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Again, SS2 is already vacuum optimized, so a nozzle extension wouldn't produce noticeable performance gains... especially given the already low specific impulse of the hybrid motor, the increased mechanical complexity, and the fact that it would likely disrupt the entry aerodynamics.

Honest opinion: the choice to use a hybrid motor instead of a liquid fuel engine is going to be the Achilles heel of SS2, if it isn't already.
 

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Again, SS2 is already vacuum optimized, so a nozzle extension wouldn't produce noticeable performance gains... especially given the already low specific impulse of the hybrid motor, the increased mechanical complexity, and the fact that it would likely disrupt the entry aerodynamics.

Honest opinion: the choice to use a hybrid motor instead of a liquid fuel engine is going to be the Achilles heel of SS2, if it isn't already.

Agree with you they should have used a liquid fuel engine from the beginning.

I was trying to find engine specs on SpaceShipTwo but they weren't available. I was only able to find them on SpaceShipOne here:

SpaceShipOne.
Propulsion was by a SpaceDev hybrid rocket engine, selected after competitive testing against an eEC design. The enormous liquid nitrous oxide tank dominated the fuselage interior. The HTPB fuel burned in the presence of the nitrous oxide to produce a chamber pressure of 37 atm, expanded through a 25:1 nozzle. Thrust loads were transmitted from the fuel casing, through the nitrous oxide tank, and then to the spacecraft through rubber that bonded the tank to the fuselage.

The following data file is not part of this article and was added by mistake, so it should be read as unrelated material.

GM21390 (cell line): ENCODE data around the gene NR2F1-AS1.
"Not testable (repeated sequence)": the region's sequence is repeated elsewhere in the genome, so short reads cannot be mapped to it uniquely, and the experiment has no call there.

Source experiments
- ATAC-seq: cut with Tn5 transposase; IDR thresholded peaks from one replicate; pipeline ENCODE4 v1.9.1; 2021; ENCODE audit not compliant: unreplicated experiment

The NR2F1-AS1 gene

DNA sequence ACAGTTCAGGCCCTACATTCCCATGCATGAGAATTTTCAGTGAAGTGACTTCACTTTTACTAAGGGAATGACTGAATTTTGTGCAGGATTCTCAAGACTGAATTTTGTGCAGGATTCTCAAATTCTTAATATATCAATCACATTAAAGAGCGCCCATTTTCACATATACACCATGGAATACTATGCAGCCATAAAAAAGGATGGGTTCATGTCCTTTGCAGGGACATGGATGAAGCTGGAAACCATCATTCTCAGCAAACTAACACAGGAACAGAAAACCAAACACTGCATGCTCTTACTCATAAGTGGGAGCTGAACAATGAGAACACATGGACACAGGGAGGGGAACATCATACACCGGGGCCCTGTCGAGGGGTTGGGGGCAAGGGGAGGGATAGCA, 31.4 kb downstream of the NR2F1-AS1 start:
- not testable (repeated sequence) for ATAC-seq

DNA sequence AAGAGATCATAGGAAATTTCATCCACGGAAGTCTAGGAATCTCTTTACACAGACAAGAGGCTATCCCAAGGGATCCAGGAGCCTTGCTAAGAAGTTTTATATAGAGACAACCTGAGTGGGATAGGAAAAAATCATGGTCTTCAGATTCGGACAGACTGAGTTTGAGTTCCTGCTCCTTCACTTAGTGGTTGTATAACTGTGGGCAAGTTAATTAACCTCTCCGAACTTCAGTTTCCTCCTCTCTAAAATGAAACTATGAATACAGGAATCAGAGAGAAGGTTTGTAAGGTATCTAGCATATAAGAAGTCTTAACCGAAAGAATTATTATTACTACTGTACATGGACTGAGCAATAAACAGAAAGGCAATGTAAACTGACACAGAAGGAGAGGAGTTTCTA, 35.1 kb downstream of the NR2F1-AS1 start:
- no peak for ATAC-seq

http://www.astronautix.com/t/tierone.html


I assume the SS2 engine specs will be analogous. Virgin Galactic was going to switch the fuel for SS2 to a type of nylon for better performance, but decided to switch back to the same rubber-based fuel of SS1.

Then a 25:1 expansion ratio is larger than that common for a sea level engine but is not that of an optimized vacuum engine. For instance the Merlin 1D sea level engine has a 16:1 expansion ratio, and for the Merlin Vacuum it's at 165:1.

A 25:1 ratio for the SS2 engine is rather at an intermediate level, appropriate for the 45,000 feet ignition point.

That Astronautix page gives the SS1 engine Isp as 250s. For whatever reason, though this was sufficient for SS1 to reach 100 km, it's not for SS2.

Hybrid engines do not scale up easily, which Virgin Galactic discovered much to their chagrin. So perhaps the SS2 engine simply can't reach the 250s performance level. Or it might simply be that having a larger passenger cabin on SS2, instead of just a pilot section, increased the dry weight and therefore lowered the mass ratio.

In any case I used the Rocket Propulsion Analysis(RPA) program to estimate the vacuum Isp for a vacuum optimized nozzle for the N2O/HTPB propellant combination. I set the vacuum expansion ratio at the 280:1 level of the RL10-B2. Then I got a 318.5s Isp at optimum expansion.

SS1 at a 3,600 kg gross weight and 1,200 kg dry weight has a mass ratio of 3 to 1. Then at its 250s Isp it had an ideal velocity, i.e., the velocity without gravity loss, air drag loss, and air pressure loss on Isp, of 250*9.81Ln(3) = 2,690 m/s.

But at 318.52s Isp, the ideal velocity would be 318.52*9.81Ln(3) = 3,430 m/s. That 740 m/s increase in the ideal velocity would translate to a significant increase in altitude.

Bob Clark